During my time in the U.K., I mainly focused on debt repayment and building an emergency fund of £10,000 ($13,300). I was able to pay down $30,000 of my student loans in just over three years thanks to serious budgeting, a generous salary increase in 2018, and working as an Instagram influencer on @WanderOnwards. In 2019, I started investing through my U.K. company pension — which I was obligated to contribute to — and this started my investing journey.
What I Learned From Working in Germany
In February 2020, I moved to Germany, where the average gross earnings is around €48,000 Euro (or $57,600) per year before tax. I earn more than the average.
Here, I can spend the majority of my disposable income on wealth accumulation because the cost of living in Germany is very affordable. My main priorities are investing in the financial markets, and I plan to buy property next year with my German husband.
In contrast to the U.K., Germany is known as a cash-rich society due to a savings-focused personal finance culture. On average, German households are able to save about 10%of their disposable income, nearly twice as much as the average EU or American household. Earning a high income in a low-cost living environment allows some people to live and save decently. In cities like Berlin or Essen, you can still rent two-bedroom apartments for under €600 a month, and strong renters’ rights allow families to stay in affordable housing for decades.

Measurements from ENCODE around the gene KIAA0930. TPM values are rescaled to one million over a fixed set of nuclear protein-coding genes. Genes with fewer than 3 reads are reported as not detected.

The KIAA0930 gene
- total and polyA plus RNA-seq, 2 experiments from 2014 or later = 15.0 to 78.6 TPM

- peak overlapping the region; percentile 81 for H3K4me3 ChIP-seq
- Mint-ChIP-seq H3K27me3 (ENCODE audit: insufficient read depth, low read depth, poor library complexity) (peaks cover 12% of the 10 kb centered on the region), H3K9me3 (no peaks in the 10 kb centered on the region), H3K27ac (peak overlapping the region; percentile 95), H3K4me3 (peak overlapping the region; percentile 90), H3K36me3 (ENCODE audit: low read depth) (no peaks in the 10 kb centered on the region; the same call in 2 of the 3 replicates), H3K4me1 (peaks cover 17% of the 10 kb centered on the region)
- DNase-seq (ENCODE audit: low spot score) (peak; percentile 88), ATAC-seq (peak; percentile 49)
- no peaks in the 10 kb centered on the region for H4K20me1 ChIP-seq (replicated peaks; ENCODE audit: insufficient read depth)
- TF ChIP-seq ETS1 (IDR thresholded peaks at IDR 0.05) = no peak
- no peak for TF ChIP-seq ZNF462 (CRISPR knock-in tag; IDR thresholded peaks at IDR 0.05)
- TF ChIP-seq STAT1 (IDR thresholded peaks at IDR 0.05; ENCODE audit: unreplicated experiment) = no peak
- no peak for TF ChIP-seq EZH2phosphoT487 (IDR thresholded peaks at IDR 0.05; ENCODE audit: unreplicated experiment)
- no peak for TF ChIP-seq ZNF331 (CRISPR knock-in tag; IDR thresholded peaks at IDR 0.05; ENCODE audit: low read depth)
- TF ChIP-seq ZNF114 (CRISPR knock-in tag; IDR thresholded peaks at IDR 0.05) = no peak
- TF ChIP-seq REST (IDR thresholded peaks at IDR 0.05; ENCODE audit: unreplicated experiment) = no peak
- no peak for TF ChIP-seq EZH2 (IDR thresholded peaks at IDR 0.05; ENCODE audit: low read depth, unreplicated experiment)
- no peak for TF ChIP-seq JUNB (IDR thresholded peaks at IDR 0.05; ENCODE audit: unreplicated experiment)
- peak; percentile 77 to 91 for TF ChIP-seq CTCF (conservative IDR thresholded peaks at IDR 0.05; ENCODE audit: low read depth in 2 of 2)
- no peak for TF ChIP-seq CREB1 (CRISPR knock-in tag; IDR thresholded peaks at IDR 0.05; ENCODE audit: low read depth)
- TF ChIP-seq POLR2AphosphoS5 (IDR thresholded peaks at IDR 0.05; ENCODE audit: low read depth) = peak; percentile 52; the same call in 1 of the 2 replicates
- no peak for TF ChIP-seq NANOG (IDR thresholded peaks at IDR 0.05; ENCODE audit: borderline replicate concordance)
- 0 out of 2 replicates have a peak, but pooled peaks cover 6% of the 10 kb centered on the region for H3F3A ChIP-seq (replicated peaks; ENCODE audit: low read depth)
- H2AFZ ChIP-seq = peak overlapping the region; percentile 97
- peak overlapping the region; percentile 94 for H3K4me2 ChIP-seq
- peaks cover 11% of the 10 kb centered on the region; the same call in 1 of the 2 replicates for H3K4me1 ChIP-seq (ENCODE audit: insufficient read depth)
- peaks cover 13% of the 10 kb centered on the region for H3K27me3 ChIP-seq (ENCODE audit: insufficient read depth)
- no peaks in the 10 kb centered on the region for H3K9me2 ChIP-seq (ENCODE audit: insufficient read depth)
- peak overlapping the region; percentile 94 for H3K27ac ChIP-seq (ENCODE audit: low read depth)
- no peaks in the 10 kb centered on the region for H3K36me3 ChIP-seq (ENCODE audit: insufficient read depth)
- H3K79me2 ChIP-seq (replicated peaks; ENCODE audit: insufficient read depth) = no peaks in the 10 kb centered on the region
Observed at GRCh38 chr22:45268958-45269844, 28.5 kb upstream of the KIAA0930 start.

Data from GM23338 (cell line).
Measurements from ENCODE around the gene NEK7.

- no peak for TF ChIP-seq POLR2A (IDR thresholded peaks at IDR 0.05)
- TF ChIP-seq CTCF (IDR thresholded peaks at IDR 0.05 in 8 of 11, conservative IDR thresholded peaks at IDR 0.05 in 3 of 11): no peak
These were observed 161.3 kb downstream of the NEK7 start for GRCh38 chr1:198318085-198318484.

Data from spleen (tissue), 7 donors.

When it comes to wealth generation, Germans consider property to be “concrete gold,” or Betongold. Property ownership is highly encouraged, but not popular. Out of all the OECD countries, Germany has the second lowest share of homeowners. Investing in the financial market seems to be even less popular. Instead, people invest in “insurances,” or professional money management programs, which guarantee a certain amount of interest by a target date or in case of disability. For pensions, there is a “point-based” retirement insurance in place where the government guarantees qualifying retirees a certain amount of money until that individual passes away.
The financial strategy I observed in Germany seems to be: hope for the best, but save and prepare for the worst. This prudent approach delays immediate gratification for a more comfortable and financially stable retirement.
What I Learned About Building Wealth Anywhere in the World
Traveling has taught me there is no one right way to make, save, and invest money. Every country has its own traditional beliefs and wealth generation creators.
But I did notice a couple themes across the world.
The first is to control your lifestyle costs. Whether that’s by moving to a more affordable area or tightening your proverbial “budget belt,” financial longevity starts by saving at least 10% of your income.
Second, your money should work for you. You can buy property, start a business or learn how to earn passive income. Just do whatever you need to do to ensure you’re not dependent on just one source of income.